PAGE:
How does Jane Austen's Emma demonstrate the various forms of irony?
1. Situational Irony (coincidence; disparity between what one thinks and what actually is)--Emma views herself as an excellent matchmaker with keen skills in observation. However, she is too naive and imperceptive to be orchestrating others' private affairs. In every instance--including her own love life--when Emma tries to assert her opinions on whom someone should or should not marry, she fails miserably. She discourages her friend Harriet from accepting George Martin's proposal; in the end, Mr. Martin is the best match for Harriet. When Jane Fairfax and Frank Churchill arrive in town, Emma completely misses the tension between them and is flabbergasted when she discovers that they are secretly engaged. Throughout...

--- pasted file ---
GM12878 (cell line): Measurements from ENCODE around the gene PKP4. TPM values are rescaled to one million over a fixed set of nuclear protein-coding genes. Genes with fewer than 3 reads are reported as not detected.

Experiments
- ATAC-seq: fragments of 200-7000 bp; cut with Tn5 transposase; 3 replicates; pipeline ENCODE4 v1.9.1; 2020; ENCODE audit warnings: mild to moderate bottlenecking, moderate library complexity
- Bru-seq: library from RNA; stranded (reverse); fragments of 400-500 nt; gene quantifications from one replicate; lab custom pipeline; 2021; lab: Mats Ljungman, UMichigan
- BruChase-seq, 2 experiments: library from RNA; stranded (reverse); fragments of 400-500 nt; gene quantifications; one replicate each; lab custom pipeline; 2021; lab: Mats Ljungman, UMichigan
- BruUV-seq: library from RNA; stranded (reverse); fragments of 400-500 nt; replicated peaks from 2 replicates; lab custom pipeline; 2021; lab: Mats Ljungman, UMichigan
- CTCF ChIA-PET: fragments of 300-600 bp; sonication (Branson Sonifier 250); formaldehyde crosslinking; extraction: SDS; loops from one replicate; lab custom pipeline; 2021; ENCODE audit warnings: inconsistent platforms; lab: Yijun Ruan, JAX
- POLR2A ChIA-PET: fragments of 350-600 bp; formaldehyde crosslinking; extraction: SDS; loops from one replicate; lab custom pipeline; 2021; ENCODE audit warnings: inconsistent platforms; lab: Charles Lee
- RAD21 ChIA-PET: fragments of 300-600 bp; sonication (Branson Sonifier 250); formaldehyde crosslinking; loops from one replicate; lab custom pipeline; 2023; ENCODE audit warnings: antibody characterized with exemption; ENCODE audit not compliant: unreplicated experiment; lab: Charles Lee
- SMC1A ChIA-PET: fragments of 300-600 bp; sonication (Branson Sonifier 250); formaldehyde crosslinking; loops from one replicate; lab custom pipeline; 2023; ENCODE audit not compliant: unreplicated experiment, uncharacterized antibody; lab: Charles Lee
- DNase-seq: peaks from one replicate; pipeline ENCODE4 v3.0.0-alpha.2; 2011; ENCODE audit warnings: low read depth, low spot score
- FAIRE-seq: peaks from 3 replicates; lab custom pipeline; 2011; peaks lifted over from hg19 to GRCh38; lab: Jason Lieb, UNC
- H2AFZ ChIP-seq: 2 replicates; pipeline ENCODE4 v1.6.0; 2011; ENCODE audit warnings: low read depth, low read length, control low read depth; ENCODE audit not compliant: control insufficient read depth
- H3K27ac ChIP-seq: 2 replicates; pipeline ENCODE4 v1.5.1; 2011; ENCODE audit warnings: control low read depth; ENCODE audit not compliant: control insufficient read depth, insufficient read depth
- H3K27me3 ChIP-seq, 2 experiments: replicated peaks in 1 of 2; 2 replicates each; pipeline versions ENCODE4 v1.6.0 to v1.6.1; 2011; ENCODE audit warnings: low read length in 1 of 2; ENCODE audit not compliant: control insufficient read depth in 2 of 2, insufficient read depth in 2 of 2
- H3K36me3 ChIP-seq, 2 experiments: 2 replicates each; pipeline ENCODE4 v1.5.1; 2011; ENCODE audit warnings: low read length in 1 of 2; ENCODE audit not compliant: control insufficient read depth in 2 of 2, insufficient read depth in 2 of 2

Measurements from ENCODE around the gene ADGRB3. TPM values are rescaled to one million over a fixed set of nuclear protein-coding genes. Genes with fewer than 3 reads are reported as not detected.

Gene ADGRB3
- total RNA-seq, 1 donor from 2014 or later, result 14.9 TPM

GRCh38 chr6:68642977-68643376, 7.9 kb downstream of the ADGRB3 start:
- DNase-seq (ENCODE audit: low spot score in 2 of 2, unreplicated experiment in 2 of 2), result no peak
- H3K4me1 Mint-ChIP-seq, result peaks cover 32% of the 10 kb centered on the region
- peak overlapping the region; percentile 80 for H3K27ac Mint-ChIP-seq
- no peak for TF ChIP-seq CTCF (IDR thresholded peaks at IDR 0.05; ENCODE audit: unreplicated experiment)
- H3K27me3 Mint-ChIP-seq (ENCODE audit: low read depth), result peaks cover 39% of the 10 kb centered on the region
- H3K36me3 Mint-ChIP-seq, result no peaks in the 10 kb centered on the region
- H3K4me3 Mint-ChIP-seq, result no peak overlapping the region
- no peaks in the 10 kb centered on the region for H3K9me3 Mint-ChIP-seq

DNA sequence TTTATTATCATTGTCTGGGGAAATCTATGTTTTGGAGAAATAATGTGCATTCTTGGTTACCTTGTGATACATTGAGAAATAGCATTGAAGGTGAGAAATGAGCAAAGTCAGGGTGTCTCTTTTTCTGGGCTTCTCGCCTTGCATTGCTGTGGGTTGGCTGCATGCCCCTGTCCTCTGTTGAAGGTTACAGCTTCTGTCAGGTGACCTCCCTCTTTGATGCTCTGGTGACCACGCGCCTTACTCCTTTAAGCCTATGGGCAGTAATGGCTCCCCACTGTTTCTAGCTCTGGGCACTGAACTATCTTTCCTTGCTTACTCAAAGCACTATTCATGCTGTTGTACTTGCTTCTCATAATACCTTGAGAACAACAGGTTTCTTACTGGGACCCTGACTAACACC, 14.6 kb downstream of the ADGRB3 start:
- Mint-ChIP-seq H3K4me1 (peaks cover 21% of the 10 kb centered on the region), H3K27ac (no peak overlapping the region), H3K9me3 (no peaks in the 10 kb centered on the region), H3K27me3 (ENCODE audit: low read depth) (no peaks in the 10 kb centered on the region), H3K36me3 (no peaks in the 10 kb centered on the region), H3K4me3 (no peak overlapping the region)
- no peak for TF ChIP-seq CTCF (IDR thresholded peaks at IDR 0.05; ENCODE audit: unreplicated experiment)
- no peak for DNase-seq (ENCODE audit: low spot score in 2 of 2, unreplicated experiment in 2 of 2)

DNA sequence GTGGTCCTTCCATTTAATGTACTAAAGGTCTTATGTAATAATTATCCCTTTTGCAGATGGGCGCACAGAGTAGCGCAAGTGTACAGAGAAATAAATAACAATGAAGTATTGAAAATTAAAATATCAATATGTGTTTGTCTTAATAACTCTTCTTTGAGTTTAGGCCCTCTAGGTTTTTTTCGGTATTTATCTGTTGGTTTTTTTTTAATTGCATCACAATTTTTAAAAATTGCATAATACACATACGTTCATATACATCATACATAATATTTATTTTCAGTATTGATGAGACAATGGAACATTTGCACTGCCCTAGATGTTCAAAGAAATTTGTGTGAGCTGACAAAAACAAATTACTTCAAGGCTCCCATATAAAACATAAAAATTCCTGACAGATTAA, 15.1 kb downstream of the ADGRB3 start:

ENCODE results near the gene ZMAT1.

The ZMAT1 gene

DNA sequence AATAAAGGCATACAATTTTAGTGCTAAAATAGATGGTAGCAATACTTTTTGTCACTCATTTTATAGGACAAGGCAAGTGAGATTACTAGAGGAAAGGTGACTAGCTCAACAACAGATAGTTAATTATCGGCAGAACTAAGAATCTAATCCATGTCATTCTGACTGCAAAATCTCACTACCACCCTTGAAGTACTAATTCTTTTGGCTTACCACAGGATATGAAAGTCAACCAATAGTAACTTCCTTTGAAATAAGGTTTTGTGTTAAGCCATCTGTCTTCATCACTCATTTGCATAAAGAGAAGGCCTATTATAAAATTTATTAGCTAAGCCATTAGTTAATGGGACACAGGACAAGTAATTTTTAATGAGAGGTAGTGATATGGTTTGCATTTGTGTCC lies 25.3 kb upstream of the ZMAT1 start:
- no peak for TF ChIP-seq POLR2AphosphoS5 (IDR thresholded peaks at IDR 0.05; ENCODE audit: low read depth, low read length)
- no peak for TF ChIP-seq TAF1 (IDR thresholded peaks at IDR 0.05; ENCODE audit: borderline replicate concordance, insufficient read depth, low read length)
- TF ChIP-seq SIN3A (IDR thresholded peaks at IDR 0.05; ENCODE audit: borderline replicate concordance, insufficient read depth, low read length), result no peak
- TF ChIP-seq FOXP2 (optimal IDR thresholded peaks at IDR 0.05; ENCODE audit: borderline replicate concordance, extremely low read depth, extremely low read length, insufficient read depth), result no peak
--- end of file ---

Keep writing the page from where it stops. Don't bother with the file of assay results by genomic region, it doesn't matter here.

(The entire section contains 445 words.)
check Approved by eNotes Editorial